Share this Article

The Situation

Back in 1995, John Tierney wrote a story for The New York Times in honor of Valentine's Day.
The article, "Picky, Picky, Picky," chronicled the various inane reasons a single New Yorker might reject a potential mate. For instance, "She mispronounced 'Goethe.’"

Similarly, the homeowners of this city seem singularly equipped with their own lists of design peccadilloes and a passion that can be startling. It can be about color, it can be about furniture, it can be about fabric. I'm always amused when I discover a new one.

My fellow designers and I have heard a long and conflicting list, ranging from, "Absolutely no gray," to "I hate color, please, can we stick to soothing gray?"

Some dictates are decipherable, as in, "No overhead lighting."

Others, not so much: "No lamps on end tables!"

Often we uncover a childhood association, such as "My stepmother wore florals" or "My dentist had those shades."

One client hated crimson because it was the color of Harvard's dining room.

Sometimes there's no explanation at all, like the client who adamantly declared to my partner and I, "NO OTTOMANS!"  (We were afraid to ask!)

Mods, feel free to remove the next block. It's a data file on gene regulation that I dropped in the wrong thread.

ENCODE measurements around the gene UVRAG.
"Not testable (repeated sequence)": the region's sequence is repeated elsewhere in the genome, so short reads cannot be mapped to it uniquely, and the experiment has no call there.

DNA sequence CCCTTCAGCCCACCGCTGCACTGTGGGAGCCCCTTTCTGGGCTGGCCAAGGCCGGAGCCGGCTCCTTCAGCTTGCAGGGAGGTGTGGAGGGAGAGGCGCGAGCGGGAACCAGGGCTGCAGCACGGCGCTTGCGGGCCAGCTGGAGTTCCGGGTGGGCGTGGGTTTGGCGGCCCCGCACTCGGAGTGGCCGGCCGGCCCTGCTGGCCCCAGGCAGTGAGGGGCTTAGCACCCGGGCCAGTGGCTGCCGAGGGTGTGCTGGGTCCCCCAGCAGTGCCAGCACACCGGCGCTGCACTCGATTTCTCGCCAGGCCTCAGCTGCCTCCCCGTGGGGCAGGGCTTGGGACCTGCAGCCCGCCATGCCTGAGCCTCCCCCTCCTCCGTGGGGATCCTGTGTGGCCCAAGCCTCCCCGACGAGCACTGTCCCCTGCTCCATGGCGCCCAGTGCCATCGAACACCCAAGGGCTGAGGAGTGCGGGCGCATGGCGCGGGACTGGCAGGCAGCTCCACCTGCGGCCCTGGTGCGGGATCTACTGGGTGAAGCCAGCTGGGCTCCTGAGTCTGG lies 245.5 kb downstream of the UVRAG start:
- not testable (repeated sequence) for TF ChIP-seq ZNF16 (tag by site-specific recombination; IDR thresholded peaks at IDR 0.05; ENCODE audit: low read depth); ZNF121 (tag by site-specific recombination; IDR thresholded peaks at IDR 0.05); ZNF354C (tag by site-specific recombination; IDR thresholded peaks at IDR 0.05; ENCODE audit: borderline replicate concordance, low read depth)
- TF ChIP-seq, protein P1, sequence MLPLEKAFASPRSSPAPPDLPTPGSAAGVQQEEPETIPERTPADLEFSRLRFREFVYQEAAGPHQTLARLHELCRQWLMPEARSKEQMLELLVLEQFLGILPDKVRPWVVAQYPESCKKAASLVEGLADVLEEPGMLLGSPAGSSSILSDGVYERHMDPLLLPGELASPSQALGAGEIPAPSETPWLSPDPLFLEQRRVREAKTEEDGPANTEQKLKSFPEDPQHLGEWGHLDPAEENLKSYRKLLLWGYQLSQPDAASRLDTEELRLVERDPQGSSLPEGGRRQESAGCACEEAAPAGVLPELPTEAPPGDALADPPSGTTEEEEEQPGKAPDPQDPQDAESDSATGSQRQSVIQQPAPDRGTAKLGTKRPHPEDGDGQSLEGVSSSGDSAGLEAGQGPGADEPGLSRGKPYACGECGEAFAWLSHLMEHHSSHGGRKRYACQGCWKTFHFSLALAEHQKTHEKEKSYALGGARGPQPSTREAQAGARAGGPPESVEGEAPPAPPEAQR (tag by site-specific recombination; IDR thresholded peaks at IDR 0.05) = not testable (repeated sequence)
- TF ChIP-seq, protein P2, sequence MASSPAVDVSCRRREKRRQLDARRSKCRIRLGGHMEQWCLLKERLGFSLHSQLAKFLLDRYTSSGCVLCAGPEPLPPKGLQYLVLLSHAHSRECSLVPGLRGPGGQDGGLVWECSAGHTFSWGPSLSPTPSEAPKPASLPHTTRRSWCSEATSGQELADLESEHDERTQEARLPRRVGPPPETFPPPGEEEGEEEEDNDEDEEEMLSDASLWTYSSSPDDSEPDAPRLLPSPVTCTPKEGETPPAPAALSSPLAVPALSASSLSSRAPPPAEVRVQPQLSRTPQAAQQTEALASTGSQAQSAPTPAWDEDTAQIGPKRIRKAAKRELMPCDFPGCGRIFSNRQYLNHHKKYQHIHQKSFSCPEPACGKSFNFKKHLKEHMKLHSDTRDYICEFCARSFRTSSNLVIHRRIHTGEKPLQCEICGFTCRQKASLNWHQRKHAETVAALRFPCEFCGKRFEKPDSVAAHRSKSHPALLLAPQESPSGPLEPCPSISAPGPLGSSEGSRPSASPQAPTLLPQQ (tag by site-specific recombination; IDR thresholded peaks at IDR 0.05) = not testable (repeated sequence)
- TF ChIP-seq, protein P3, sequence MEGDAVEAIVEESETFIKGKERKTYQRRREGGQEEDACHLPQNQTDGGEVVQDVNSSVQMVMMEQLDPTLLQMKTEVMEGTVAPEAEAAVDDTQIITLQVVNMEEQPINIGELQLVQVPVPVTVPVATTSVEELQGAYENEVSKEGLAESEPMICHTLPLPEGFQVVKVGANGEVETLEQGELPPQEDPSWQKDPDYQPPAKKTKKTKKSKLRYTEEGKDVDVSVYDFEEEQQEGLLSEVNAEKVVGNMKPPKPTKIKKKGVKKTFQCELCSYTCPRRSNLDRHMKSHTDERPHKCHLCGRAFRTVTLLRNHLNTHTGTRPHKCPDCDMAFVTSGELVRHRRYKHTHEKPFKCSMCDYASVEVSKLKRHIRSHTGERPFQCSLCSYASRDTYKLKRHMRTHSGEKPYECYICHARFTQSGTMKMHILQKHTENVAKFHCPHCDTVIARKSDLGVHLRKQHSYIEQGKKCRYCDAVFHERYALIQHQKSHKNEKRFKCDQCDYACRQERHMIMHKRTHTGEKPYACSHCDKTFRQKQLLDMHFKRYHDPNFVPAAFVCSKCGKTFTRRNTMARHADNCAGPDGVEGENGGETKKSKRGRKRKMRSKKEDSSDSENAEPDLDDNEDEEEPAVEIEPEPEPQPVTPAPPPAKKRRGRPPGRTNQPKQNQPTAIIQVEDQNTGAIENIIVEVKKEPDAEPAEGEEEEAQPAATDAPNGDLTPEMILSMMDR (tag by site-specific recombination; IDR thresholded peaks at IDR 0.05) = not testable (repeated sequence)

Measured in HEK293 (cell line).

Occasionally the association is quite deep. One client looked at me in horror when I showed her a photo of the latest rain head shower, a bathroom accoutrement most people lust after.

When she explained that it reminded her of Auschwitz, I understood immediately, and we moved on to other varieties. (She later recanted after a stay in a luxury hotel that featured a 10" rain-head.)

Designers are not immune to such hyper-personal dictates. I grew up in the '70s, and it took me a long while before I could embrace orange as a color. I'm still not over paneling.

The Solution

• Don't expect that your designer will completely anticipate your personal preferences, or that they are universal. Especially in this melting pot of a fashion-forward city, it takes all kinds.

• When choosing a designer, try to pick someone whose taste is at least on the same plane as yours. If you're a strict modernist, don't hire someone who leans towards chintz and swags. That may seem obvious, but I've seen people vet decorators recommended by friends, never registering how different their friend's tastes may be from their own.

• If you've never really been sure where on the spectrum your style falls, it may take some experimenting. Spend time with design magazines, books and websites to cull favorite examples. It can be equally helpful to make a pile of what you DON'T like (get those deal breakers out in the open).

• Be direct, but polite, about any suggestions not to your liking. It's perfectly okay to say, "That's not really for me." It's less ok to say, "Eew. That's ugly."

• Remain open-minded. Perhaps certain design rules were drilled into you by a stylish mother or aunt, but those rules may no longer apply. Who knows? Something entirely outrageous, like the beau your entire family disapproves of, may be just the thing for you.

Also Around the Web